2022 USA Women’s World Amateur Team announced
The three players who will represent the USA in the 2022 Women’s World Amateur Team Championship, to be played Aug. 24-27 at Le Golf National in Paris, France, have been finalized.

The players, who all represented the USA in both the 2021 and 2022 Curtis Cup Matches, are Rachel Heck, 20, of Memphis, Tenn., Rachel Kuehn, 21, of Asheville, N.C., and Rose Zhang, 19, of Irvine, Calif.

The World Amateur Team Championships are conducted by the International Golf Federation (IGF). The IGF also conducts golf competitions in the Olympic Games and Youth Olympic Games.

Pam Murray, past chair of the USGA Women’s Committee, will serve as captain of the USA Women’s World Amateur Team.

Rachel Heck and Rose Zhang (USGA)
Zhang is a two-time USGA champion and currently No. 1 in the Women’s WAGR, having recently won the McCormack Medal as the world’s leading amateur in August for the third consecutive year. After winning the 2020 U.S. Women’s Amateur in Maryland, Zhang earned her second USGA title last summer, defeating Bailey Davis, 6 and 4, in the final match of the 2021 U.S. Girls’ Junior, becoming just the eighth player to win both the U.S. Girls’ Junior and U.S. Women’s Amateur. She began her career at Stanford University by winning her first three collegiate events, before going on to capture the NCAA Division I individual championship.

Heck is a rising junior at Stanford University who won the 2021 Annika Award as the top collegiate golfer. She became the third player in women’s college history to sweep conference (Pacific 12), regional (Stanford Regional) and national titles (NCAAs) her freshman year, becoming the first Stanford woman to win an individual NCAA title, and the ninth freshman to achieve the feat. Heck’s 69.72 scoring average over 25 rounds is the lowest in NCAA women’s golf history. She was a semifinalist in the 2021 U.S. Women’s Amateur, and a member of the victorious 2021 and 2022 USA Curtis Cup Teams. She is currently No. 3 in the Women’s WAGR.

Rachel Kuehn
Kuehn, a rising senior at Wake Forest University, earned medalist honors in the 2021 U.S. Women’s Amateur at Westchester Country Club, posting 6-under-par 138 on the famed West Course. She had a strong junior collegiate season, earning two individual victories including winning the Tar Heel Invitational by a stroke after a second-round 63, the lowest 18-hole score in Wake Forest women's golf history. She won the 2020 North & South Women’s Amateur and the 2020 Ladies National Golf Association Amateur. Her grandfather, Jack Corrie, represented Venezuela in the World Amateur Team Championship.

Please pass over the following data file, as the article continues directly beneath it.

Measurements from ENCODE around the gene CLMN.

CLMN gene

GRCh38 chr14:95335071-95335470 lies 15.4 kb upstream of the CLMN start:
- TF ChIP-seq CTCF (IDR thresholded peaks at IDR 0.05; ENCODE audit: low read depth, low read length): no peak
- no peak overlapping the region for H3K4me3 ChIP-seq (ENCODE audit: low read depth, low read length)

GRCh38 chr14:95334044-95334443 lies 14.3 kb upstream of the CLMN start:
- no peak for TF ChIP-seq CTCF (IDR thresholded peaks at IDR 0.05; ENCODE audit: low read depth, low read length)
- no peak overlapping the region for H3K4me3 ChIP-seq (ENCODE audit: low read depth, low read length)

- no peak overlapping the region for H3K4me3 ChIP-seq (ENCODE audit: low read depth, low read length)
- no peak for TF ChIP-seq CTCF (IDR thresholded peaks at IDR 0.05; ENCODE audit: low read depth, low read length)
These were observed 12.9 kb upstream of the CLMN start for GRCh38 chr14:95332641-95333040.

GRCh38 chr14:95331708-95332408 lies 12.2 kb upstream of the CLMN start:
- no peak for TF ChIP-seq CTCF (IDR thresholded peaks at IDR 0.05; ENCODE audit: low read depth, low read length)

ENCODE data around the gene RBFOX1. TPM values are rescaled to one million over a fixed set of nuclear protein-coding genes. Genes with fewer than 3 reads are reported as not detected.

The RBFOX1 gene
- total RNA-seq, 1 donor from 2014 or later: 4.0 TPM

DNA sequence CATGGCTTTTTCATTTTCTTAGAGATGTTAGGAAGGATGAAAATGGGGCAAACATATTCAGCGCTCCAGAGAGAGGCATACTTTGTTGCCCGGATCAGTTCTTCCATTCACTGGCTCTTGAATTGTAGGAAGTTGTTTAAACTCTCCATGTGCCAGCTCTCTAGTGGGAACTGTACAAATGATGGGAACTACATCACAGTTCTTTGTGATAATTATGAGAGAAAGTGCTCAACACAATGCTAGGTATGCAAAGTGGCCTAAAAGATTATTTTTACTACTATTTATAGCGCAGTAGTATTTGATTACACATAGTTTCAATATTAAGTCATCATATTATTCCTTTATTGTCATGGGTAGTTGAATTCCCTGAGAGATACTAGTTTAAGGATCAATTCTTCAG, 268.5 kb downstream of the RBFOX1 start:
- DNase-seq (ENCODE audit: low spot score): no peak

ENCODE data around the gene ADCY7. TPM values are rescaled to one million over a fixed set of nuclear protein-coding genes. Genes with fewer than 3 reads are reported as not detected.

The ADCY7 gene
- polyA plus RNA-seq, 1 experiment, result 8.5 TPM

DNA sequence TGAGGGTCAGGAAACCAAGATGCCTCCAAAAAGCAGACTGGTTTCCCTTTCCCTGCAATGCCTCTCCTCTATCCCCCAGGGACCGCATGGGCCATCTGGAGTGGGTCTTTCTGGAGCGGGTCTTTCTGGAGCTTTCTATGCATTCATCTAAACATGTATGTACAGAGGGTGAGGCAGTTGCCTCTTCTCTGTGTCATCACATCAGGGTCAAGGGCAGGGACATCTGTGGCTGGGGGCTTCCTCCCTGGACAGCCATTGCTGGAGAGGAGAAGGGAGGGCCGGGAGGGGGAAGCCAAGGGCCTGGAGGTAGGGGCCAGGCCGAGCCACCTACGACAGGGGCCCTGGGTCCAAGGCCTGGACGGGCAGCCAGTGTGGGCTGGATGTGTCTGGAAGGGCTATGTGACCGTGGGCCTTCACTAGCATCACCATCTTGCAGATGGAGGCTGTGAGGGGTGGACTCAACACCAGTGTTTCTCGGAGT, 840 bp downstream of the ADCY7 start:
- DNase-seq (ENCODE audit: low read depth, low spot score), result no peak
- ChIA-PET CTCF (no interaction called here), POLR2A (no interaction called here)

The alternates, in order, are Amari Avery, 18, of Riverside, Calif., and Bailey Shoemaker, 17, of Dade City, Fla.

Prior to the 2018 championships, the USGA announced a series of revisions to the association’s selection process for international teams that provide for some automatic selections, as well as created more transparency into how the remaining selections are made. The selection process now automatically names the best-ranked USA player in the WAGR as of pre-determined dates (Zhang) as well as the U.S. Women’s Amateur champion, should she be American. The selections of Heck and Kuehn were decided by the USGA’s International Team Selection Committee. The World Amateur Team Championship was founded in 1958, and the Women’s World Amateur Team Championship began in 1964. The IGF was founded in 1958 to encourage the international development of golf through friendship and sportsmanship. Today, the IGF consists of 151 national governing bodies of golf representing 146 countries and is the international federation for golf for the International Olympic Committee.

The championship was last played in 2018 in Ireland, with the team from the United States capturing the Espirito Santo Trophy for a record 14th time.

by Julia Pine, USGA

ABOUT THE Women's World Amateur Team

In 1958 the United States Golf Association asked The R&A to join them in sponsoring a world-wide amateur golf team event to be played biennially in non-Walker Cup years. Between 35 and 40 nations were represented at the first meeting and President Dwight D. Eisenhower presented the trophy which bears his name. The committee of the event was to be known as the World Amateur Golf Council and is now the International Golf Federation. Teams of four players from each country competed over 72 holes with the leading three scores from each round to count. The first competition was held between 29 nations at St Andrews, with Australia beating the United States in a play-off. In 2002 the format changed to teams of three with the two leading scores to count.

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